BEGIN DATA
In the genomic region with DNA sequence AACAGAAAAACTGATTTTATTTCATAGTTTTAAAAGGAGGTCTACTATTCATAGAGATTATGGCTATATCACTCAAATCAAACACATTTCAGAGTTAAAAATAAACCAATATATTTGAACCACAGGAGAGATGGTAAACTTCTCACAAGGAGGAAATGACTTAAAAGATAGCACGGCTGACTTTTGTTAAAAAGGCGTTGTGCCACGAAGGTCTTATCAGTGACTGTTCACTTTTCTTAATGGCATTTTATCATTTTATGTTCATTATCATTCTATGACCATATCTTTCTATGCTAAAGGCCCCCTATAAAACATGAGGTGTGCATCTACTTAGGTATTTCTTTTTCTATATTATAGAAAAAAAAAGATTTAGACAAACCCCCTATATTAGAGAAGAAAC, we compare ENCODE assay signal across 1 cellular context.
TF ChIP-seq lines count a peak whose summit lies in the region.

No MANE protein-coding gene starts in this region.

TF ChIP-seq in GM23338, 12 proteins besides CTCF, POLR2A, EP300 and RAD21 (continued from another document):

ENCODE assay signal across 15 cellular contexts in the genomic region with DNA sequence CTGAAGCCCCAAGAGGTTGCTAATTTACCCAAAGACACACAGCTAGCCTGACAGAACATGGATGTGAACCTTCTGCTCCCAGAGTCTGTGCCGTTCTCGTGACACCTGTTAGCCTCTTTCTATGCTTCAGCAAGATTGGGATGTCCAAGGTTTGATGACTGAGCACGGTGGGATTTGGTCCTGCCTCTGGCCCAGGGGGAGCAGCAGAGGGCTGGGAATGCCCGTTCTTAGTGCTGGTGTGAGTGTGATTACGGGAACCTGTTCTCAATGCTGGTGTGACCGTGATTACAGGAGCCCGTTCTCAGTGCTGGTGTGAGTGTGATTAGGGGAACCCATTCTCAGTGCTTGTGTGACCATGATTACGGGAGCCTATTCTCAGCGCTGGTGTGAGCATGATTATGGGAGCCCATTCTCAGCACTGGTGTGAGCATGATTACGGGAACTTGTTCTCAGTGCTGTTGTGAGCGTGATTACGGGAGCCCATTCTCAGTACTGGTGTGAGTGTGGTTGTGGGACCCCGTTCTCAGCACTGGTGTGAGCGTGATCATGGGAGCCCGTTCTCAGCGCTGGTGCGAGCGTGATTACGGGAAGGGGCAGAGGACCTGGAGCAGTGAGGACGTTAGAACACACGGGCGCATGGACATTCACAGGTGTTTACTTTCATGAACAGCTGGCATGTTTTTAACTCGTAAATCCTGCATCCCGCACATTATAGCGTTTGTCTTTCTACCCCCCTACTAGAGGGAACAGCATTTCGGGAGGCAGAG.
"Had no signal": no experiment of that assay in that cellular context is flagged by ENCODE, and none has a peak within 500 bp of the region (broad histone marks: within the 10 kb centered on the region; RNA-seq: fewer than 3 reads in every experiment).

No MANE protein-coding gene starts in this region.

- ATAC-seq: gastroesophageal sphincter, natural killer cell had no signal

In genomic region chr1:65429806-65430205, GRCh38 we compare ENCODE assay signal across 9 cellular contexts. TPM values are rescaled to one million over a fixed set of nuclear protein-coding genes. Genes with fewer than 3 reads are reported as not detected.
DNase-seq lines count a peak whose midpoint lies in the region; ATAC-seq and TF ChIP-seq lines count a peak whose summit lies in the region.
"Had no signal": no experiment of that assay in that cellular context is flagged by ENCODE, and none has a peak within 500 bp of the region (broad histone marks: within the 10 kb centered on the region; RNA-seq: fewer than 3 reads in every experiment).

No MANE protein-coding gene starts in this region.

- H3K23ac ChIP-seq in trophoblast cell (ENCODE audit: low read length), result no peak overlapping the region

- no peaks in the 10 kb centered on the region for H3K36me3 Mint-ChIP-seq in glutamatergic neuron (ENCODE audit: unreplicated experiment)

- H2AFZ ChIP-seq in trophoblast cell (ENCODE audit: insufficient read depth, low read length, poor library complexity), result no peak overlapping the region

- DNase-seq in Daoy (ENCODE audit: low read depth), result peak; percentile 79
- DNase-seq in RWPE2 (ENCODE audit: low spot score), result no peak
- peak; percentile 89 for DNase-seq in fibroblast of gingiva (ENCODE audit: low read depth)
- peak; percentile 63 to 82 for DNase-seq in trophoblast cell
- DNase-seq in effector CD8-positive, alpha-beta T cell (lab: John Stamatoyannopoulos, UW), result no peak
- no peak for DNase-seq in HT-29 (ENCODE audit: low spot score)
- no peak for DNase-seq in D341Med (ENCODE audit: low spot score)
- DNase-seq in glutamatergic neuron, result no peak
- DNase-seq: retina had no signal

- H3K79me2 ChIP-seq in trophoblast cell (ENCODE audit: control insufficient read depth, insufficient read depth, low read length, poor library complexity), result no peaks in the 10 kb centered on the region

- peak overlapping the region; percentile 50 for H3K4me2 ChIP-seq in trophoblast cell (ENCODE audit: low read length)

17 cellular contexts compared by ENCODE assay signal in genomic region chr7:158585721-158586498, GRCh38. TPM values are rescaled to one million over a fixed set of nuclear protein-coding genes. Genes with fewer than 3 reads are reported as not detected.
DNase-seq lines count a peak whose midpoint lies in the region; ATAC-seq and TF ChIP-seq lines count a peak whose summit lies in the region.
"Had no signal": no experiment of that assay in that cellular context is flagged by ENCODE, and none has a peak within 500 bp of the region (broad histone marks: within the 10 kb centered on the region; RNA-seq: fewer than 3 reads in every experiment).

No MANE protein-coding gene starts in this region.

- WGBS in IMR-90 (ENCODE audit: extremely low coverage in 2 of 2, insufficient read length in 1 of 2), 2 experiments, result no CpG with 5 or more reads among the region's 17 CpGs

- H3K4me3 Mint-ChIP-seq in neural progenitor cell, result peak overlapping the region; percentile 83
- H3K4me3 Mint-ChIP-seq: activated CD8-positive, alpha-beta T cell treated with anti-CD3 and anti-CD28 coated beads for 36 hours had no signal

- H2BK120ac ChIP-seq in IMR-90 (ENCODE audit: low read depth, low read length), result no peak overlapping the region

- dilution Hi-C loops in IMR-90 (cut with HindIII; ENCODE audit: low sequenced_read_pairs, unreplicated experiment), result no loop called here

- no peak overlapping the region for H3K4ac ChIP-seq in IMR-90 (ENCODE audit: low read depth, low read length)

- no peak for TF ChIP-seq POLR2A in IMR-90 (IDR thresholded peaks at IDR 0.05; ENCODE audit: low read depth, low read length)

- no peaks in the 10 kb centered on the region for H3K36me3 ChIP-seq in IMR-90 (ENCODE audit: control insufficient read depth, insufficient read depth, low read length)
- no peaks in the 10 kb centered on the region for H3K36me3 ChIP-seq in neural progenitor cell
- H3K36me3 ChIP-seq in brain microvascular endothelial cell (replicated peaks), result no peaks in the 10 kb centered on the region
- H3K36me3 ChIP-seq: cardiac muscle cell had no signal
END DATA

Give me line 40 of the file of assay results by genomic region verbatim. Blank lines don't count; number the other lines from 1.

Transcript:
- H3K36me3 ChIP-seq in brain microvascular endothelial cell (replicated peaks), result no peaks in the 10 kb centered on the region